Rwanda Probes Leader's Death

News and Press Release
Originally published
By LOUIS MEIXLER Associated Press Writer
NEW YORK (AP) -- The United Nations should make public a report on the 1993 assassination of Burundi's president to ensure that those responsible are no longer in power, Rwanda's vice president said Thursday.

The Security Council has refused to release the results of a U.N. investigation into the killing of Burundi's first Hutu president by Tutsi soldiers, saying it could inflame tensions just weeks after a military coup there.

The U.N. report was sent to the president of the council after Burundi's Tutsi-led military deposed the president last month, and there is speculation the report may implicate leading military officers in the assassination.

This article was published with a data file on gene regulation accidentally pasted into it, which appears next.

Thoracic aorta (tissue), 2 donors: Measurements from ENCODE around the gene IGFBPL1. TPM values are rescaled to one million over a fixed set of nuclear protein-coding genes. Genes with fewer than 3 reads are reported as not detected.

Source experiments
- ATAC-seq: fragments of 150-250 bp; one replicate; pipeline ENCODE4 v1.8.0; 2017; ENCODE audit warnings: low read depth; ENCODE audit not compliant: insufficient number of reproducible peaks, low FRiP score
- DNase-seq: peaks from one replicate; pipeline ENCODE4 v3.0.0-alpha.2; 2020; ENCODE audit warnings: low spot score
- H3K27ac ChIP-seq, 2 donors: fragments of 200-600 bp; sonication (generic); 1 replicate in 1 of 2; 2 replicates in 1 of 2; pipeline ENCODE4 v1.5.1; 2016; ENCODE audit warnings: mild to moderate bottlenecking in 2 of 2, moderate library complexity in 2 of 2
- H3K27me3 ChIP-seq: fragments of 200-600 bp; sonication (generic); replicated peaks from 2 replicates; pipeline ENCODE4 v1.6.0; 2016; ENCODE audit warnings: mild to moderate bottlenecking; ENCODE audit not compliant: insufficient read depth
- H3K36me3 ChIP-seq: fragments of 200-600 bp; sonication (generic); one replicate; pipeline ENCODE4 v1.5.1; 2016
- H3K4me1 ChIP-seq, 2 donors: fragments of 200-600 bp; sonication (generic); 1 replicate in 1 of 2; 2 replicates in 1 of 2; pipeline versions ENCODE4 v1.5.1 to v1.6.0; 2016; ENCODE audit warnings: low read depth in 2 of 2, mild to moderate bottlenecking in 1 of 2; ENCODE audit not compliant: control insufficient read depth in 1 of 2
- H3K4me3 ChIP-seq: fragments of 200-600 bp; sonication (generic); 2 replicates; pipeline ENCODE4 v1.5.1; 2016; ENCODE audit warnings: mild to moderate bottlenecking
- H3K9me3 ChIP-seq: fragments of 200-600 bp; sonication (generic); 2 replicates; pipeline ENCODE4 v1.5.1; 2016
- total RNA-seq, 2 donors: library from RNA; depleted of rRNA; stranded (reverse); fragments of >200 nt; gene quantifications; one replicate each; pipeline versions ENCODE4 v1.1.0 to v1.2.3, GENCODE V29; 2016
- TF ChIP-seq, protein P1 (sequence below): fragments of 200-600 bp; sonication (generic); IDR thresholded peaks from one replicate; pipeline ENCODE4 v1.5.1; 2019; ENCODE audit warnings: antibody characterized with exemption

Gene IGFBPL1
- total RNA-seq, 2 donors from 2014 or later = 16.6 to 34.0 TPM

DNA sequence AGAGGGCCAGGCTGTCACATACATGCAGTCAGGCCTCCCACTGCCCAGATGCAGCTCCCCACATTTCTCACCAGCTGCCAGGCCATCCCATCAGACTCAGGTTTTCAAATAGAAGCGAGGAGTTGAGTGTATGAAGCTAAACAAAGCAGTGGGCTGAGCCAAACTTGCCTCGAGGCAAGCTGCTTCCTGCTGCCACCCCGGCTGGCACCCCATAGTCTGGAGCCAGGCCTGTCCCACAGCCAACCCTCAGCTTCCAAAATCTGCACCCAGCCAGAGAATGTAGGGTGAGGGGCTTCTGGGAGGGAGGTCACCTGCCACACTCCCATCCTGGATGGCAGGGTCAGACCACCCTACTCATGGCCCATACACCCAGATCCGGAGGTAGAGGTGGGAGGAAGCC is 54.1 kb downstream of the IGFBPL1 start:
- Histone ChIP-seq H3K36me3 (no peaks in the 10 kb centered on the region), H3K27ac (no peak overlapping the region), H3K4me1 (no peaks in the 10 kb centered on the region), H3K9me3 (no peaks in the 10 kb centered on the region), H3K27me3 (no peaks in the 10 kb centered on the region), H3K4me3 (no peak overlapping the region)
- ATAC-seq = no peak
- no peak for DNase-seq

Some 150,000 people have been killed in ethnic clashes since President Melchior Ndadaye's death.

Representative from the 15 countries that make up the council are allowed to see the report, but may not remove copies from the council president's office. The report's contents are not widely among U.N. members. Normally council reports are made available to all U.N. members.

''I think if it came out, there would be no problem,'' Rwandan Vice President Paul Kagame told the Council on Foreign Relations on Thursday.

Kagame said he first believed the report could provoke a coup in Burundi, but because military officers have already seized power, he is urging the findings be made public.

''Now that it has occurred, it is a different situation,'' he said. ''I am now inclined to think that finally the report has got to come out.''

Kagame led the largely Tutsi forces that drove out Rwanda's Hutu-led government in 1994, ending ethnic carnage that left some 500,000 people, mostly Tutsis, dead.

=A9 Copyright 1996 The Associated Press